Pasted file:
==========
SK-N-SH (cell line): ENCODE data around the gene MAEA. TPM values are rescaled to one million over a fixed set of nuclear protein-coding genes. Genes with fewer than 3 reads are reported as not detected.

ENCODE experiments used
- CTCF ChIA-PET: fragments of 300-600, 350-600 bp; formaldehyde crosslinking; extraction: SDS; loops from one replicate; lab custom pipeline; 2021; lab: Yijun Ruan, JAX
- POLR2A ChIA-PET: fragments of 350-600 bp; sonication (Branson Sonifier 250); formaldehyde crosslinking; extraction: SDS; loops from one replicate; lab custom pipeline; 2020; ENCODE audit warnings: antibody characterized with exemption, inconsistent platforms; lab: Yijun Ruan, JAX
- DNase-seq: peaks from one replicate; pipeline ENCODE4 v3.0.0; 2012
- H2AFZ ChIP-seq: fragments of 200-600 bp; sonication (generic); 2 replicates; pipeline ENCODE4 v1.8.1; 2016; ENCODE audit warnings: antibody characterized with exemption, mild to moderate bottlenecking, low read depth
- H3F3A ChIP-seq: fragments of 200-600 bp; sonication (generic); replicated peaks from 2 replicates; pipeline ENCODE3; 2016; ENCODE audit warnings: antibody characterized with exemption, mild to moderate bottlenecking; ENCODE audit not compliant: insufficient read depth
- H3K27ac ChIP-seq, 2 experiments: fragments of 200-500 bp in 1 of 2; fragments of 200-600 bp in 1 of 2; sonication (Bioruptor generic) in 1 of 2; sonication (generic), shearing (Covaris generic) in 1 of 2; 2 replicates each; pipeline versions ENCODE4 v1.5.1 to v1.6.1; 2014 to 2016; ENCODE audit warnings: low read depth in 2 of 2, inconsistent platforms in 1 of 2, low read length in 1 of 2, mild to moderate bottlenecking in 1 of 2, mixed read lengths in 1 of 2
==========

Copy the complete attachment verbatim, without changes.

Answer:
SK-N-SH (cell line): ENCODE data around the gene MAEA. TPM values are rescaled to one million over a fixed set of nuclear protein-coding genes. Genes with fewer than 3 reads are reported as not detected.

ENCODE experiments used
- CTCF ChIA-PET: fragments of 300-600, 350-600 bp; formaldehyde crosslinking; extraction: SDS; loops from one replicate; lab custom pipeline; 2021; lab: Yijun Ruan, JAX
- POLR2A ChIA-PET: fragments of 350-600 bp; sonication (Branson Sonifier 250); formaldehyde crosslinking; extraction: SDS; loops from one replicate; lab custom pipeline; 2020; ENCODE audit warnings: antibody characterized with exemption, inconsistent platforms; lab: Yijun Ruan, JAX
- DNase-seq: peaks from one replicate; pipeline ENCODE4 v3.0.0; 2012
- H2AFZ ChIP-seq: fragments of 200-600 bp; sonication (generic); 2 replicates; pipeline ENCODE4 v1.8.1; 2016; ENCODE audit warnings: antibody characterized with exemption, mild to moderate bottlenecking, low read depth
- H3F3A ChIP-seq: fragments of 200-600 bp; sonication (generic); replicated peaks from 2 replicates; pipeline ENCODE3; 2016; ENCODE audit warnings: antibody characterized with exemption, mild to moderate bottlenecking; ENCODE audit not compliant: insufficient read depth
- H3K27ac ChIP-seq, 2 experiments: fragments of 200-500 bp in 1 of 2; fragments of 200-600 bp in 1 of 2; sonication (Bioruptor generic) in 1 of 2; sonication (generic), shearing (Covaris generic) in 1 of 2; 2 replicates each; pipeline versions ENCODE4 v1.5.1 to v1.6.1; 2014 to 2016; ENCODE audit warnings: low read depth in 2 of 2, inconsistent platforms in 1 of 2, low read length in 1 of 2, mild to moderate bottlenecking in 1 of 2, mixed read lengths in 1 of 2